Formation flight

Ivy3

Formation flight has intrigued me for as long as I can remember.

Seeing the Blue Angels for the first time as a child, I remember thinking not just about how cool they looked, but how disciplined and precise the pilots must be, and how well they worked together as a team. It was the ultimate combination of airmanship and trust. [Read more…]

Flight training the Wright way

WrightFlyer

The Wright brothers are well known as scientists, inventors, builders and flyers — and they became international celebrities in 1909 with record-setting flights in Europe and America.

Less well known were their efforts as flight instructors and flight school creators. They began flight instruction in Europe. Later back home, they trained aviators for their exhibition team, for the military and, as interest in aviation grew, they opened flight schools for civilian pilots. [Read more…]

One engine, many questions

172Skyhawk

Q: I have a Cessna 172N with the Lycoming O-320-H2AD 76 series engine, serial number L-3406-76. I’m trying to sell it, and I’m getting all kinds of questions regarding the “A” suffix, the “T” mod, and others that are way too far out there to even mention. [Read more…]

New friends, old friends, and cherished memories

Reimagined 152 in flight

Later this week I’ll be flying from Lakeland, Florida to Lowcountry Regional Airport in South Carolina. I’m flying there in a shiny, nearly new, totally rebuilt Cessna 152.

As hard as it may be to believe, I’ll be meeting a new friend who will be flying an almost identical airplane in from the frozen north. I suppose we’ll hang out for a bit, grab a bite to eat, and maybe even stay overnight in this quaint southern town. Then we’ll fly home again.

The only twist is that I’ll be flying home in the airplane he flew down and he’ll be flying north in the one I flew up from Florida. The whole trip is something of a hand-off. A swap. [Read more…]

Baby, it’s cold outside

snowplanes

If you live in the eastern half of the United States, you may have noticed that nature has turned a bit nippy lately. Even in the deep south they’ve felt the brisk embrace of winter’s furious freeze. There’s no getting around it. It’s some kind of cold out there, and frankly, I don’t care for it. [Read more…]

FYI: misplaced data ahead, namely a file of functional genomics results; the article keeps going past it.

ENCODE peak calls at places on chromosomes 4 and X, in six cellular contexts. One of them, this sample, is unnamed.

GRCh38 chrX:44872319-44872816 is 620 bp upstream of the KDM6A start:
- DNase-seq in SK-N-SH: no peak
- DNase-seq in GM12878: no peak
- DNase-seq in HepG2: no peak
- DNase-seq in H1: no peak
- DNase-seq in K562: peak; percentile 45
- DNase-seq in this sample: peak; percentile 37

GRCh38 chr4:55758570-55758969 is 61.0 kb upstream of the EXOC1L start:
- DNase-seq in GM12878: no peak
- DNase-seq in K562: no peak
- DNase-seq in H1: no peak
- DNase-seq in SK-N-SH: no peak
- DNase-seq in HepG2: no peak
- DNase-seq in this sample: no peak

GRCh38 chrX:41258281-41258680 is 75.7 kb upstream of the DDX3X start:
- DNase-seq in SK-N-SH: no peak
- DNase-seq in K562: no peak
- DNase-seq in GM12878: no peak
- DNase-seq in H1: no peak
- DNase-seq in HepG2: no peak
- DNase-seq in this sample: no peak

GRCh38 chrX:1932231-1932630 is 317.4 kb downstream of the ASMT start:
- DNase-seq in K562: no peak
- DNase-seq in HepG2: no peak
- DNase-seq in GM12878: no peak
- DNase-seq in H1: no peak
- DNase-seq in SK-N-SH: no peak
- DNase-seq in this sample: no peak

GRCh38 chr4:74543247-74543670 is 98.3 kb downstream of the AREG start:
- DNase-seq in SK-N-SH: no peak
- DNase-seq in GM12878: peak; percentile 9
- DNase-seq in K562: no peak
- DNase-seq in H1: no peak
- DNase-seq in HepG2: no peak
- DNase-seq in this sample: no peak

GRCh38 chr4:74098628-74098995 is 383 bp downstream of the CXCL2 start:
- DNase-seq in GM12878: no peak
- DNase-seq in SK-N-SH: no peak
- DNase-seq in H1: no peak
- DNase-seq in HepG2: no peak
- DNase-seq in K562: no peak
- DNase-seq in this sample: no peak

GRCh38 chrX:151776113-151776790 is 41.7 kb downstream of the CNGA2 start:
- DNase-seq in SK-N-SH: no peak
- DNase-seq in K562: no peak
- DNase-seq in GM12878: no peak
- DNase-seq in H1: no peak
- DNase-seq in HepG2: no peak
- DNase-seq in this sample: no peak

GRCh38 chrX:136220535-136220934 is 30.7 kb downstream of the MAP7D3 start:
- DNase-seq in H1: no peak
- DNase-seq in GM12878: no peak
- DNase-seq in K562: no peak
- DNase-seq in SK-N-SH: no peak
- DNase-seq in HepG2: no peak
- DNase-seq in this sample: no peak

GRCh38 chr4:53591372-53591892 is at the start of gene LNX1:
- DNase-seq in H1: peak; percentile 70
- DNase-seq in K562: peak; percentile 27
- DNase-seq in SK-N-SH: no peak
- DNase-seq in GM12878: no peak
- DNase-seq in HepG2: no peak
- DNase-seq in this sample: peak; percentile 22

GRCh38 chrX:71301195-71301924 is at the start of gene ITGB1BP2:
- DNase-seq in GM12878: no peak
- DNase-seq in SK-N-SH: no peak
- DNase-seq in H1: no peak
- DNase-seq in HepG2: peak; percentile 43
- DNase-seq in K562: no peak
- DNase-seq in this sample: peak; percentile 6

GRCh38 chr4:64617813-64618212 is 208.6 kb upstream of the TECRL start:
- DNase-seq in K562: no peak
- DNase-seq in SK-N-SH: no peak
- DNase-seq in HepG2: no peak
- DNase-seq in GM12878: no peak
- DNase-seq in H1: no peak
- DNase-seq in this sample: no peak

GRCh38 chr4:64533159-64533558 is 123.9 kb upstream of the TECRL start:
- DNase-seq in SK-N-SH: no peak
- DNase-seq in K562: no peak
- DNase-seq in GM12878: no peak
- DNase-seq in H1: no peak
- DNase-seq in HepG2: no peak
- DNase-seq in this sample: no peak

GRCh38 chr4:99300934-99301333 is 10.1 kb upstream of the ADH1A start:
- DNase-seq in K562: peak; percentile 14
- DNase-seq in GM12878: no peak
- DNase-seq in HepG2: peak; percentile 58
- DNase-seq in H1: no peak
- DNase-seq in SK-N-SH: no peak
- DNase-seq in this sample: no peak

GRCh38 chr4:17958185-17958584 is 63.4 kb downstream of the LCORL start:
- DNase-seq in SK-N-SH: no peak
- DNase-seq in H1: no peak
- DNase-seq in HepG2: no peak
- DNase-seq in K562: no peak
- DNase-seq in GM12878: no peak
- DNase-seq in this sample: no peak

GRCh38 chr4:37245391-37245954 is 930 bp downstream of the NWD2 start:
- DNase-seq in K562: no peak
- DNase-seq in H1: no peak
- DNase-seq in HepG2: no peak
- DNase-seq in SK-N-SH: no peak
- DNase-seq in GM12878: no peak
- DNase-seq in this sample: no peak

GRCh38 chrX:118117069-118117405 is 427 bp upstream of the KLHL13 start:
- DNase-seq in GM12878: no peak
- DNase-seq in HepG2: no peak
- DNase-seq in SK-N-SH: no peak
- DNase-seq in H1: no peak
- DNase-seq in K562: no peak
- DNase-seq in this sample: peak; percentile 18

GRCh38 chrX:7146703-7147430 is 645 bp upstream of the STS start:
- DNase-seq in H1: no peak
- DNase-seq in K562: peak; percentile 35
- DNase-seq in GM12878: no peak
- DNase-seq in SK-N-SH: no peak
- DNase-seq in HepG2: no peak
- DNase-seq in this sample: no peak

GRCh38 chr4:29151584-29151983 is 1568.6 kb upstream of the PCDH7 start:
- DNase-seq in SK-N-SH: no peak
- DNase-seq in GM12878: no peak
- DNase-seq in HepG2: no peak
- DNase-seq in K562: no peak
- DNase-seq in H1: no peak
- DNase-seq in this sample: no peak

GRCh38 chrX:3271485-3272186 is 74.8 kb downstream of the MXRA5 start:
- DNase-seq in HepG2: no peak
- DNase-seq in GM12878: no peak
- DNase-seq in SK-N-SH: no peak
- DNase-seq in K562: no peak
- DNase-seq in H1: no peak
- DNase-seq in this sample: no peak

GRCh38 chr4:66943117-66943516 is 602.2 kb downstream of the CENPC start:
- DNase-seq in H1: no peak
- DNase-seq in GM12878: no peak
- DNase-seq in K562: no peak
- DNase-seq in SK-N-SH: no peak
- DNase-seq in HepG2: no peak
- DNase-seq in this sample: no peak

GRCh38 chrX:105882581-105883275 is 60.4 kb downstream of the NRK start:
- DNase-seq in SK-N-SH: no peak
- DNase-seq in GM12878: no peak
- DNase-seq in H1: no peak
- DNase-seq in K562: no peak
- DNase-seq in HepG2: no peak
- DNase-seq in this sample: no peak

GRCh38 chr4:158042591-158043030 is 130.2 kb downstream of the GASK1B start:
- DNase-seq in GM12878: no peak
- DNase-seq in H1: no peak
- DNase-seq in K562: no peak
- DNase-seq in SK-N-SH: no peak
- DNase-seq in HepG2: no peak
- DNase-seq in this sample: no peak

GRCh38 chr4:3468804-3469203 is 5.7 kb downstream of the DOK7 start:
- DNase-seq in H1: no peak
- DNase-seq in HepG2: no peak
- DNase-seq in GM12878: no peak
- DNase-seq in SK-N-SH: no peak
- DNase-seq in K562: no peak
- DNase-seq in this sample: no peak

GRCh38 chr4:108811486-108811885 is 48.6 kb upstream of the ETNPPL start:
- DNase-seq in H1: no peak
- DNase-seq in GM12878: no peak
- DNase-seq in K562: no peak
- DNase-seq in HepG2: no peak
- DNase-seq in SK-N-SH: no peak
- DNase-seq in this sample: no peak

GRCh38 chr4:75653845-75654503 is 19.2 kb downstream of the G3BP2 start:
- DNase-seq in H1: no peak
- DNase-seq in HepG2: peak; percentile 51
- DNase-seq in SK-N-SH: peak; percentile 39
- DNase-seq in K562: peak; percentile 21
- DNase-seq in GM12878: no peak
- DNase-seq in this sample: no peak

Good intentions

Piper PA-32. Image courtesy Jake Osborne.

Before I could qualify for my helicopter private pilot license in the Robinson R-22, I had to watch an R-22 fall out of the sky. It was part of Special Federal Aviation Regulation (SFAR 73) training.

The training also involved viewing a video of the wreckage close-up. In it, I could plainly see a pair of woman’s legs, in fashionable pumps, crossed comfortably at the knee. I could not see the rest of her. Her body was lost, crushed beneath the collapsed wreckage of the engine, transmission and main rotor mast.

Heavy metal chaos balanced atop the eerie serenity of that woman’s crossed legs. The pilot had been flying with his first passenger — his wife. [Read more…]

Some big questions about RPAs, including the big one: Insurance

Ghost Drone flies

WASHINGTON, D.C. — In 2014 there were 2,294 national airspace violations. That would be an average of more than six every day. In most of these incidents the persons involved were licensed pilots.

What do these abstract figures mean? Perhaps very little unless you were involved in one of the incidents. Or, unless you are concerned about the recently announced proposed regulations for remotely piloted aircraft. [Read more…]

Riding out of town on a rail

Jamie at train station

The plan was simple: I was going to hop into the trusty Cessna 152, point it to the north, and fly for just shy of 1,000 miles into the wintery wonderland known as Maryland. That was what I said I was going to do anyway.

What I actually did was drive less than two miles to the Amtrak station, get on board the Silver Meteor and ride in 19th Century splendor right into downtown Washington D.C. [Read more…]